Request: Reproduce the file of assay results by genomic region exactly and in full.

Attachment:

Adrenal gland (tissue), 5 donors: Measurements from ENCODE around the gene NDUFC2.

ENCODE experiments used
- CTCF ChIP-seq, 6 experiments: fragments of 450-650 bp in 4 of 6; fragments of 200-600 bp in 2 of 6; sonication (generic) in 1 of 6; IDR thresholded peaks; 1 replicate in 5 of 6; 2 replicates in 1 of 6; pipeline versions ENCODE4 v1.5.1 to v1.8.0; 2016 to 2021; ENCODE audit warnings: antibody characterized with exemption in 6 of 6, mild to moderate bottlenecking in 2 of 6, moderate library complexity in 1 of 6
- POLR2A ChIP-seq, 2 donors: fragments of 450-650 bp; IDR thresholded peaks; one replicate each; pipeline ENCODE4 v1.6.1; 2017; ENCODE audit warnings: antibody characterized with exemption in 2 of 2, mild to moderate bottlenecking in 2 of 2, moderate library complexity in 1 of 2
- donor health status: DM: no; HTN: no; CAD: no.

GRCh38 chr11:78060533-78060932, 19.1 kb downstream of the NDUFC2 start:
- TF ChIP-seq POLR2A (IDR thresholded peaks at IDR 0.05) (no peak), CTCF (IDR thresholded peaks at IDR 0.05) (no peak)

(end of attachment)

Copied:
Adrenal gland (tissue), 5 donors: Measurements from ENCODE around the gene NDUFC2.

ENCODE experiments used
- CTCF ChIP-seq, 6 experiments: fragments of 450-650 bp in 4 of 6; fragments of 200-600 bp in 2 of 6; sonication (generic) in 1 of 6; IDR thresholded peaks; 1 replicate in 5 of 6; 2 replicates in 1 of 6; pipeline versions ENCODE4 v1.5.1 to v1.8.0; 2016 to 2021; ENCODE audit warnings: antibody characterized with exemption in 6 of 6, mild to moderate bottlenecking in 2 of 6, moderate library complexity in 1 of 6
- POLR2A ChIP-seq, 2 donors: fragments of 450-650 bp; IDR thresholded peaks; one replicate each; pipeline ENCODE4 v1.6.1; 2017; ENCODE audit warnings: antibody characterized with exemption in 2 of 2, mild to moderate bottlenecking in 2 of 2, moderate library complexity in 1 of 2
- donor health status: DM: no; HTN: no; CAD: no.

GRCh38 chr11:78060533-78060932, 19.1 kb downstream of the NDUFC2 start:
- TF ChIP-seq POLR2A (IDR thresholded peaks at IDR 0.05) (no peak), CTCF (IDR thresholded peaks at IDR 0.05) (no peak)